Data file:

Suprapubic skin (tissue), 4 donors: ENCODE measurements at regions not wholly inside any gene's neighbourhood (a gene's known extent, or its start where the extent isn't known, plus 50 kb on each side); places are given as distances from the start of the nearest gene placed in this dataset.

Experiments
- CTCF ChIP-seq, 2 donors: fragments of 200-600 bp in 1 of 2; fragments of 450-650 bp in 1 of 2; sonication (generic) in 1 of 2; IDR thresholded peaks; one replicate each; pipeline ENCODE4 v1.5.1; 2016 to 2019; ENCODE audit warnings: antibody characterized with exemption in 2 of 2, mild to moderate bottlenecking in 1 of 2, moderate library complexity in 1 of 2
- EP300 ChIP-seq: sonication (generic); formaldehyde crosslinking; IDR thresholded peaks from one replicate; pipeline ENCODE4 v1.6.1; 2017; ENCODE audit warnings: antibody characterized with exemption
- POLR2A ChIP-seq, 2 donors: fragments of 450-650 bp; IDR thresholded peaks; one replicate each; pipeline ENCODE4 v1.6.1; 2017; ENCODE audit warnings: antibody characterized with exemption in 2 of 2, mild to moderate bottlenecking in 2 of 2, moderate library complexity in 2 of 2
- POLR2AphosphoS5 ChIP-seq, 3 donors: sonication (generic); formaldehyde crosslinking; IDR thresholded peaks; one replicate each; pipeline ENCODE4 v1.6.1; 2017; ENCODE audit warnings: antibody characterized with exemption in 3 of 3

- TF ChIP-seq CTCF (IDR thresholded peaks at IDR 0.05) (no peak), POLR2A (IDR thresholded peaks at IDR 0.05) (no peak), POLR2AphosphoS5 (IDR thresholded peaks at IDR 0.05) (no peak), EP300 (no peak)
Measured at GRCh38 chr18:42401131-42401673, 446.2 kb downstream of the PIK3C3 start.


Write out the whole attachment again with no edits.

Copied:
Suprapubic skin (tissue), 4 donors: ENCODE measurements at regions not wholly inside any gene's neighbourhood (a gene's known extent, or its start where the extent isn't known, plus 50 kb on each side); places are given as distances from the start of the nearest gene placed in this dataset.

Experiments
- CTCF ChIP-seq, 2 donors: fragments of 200-600 bp in 1 of 2; fragments of 450-650 bp in 1 of 2; sonication (generic) in 1 of 2; IDR thresholded peaks; one replicate each; pipeline ENCODE4 v1.5.1; 2016 to 2019; ENCODE audit warnings: antibody characterized with exemption in 2 of 2, mild to moderate bottlenecking in 1 of 2, moderate library complexity in 1 of 2
- EP300 ChIP-seq: sonication (generic); formaldehyde crosslinking; IDR thresholded peaks from one replicate; pipeline ENCODE4 v1.6.1; 2017; ENCODE audit warnings: antibody characterized with exemption
- POLR2A ChIP-seq, 2 donors: fragments of 450-650 bp; IDR thresholded peaks; one replicate each; pipeline ENCODE4 v1.6.1; 2017; ENCODE audit warnings: antibody characterized with exemption in 2 of 2, mild to moderate bottlenecking in 2 of 2, moderate library complexity in 2 of 2
- POLR2AphosphoS5 ChIP-seq, 3 donors: sonication (generic); formaldehyde crosslinking; IDR thresholded peaks; one replicate each; pipeline ENCODE4 v1.6.1; 2017; ENCODE audit warnings: antibody characterized with exemption in 3 of 3

- TF ChIP-seq CTCF (IDR thresholded peaks at IDR 0.05) (no peak), POLR2A (IDR thresholded peaks at IDR 0.05) (no peak), POLR2AphosphoS5 (IDR thresholded peaks at IDR 0.05) (no peak), EP300 (no peak)
Measured at GRCh38 chr18:42401131-42401673, 446.2 kb downstream of the PIK3C3 start.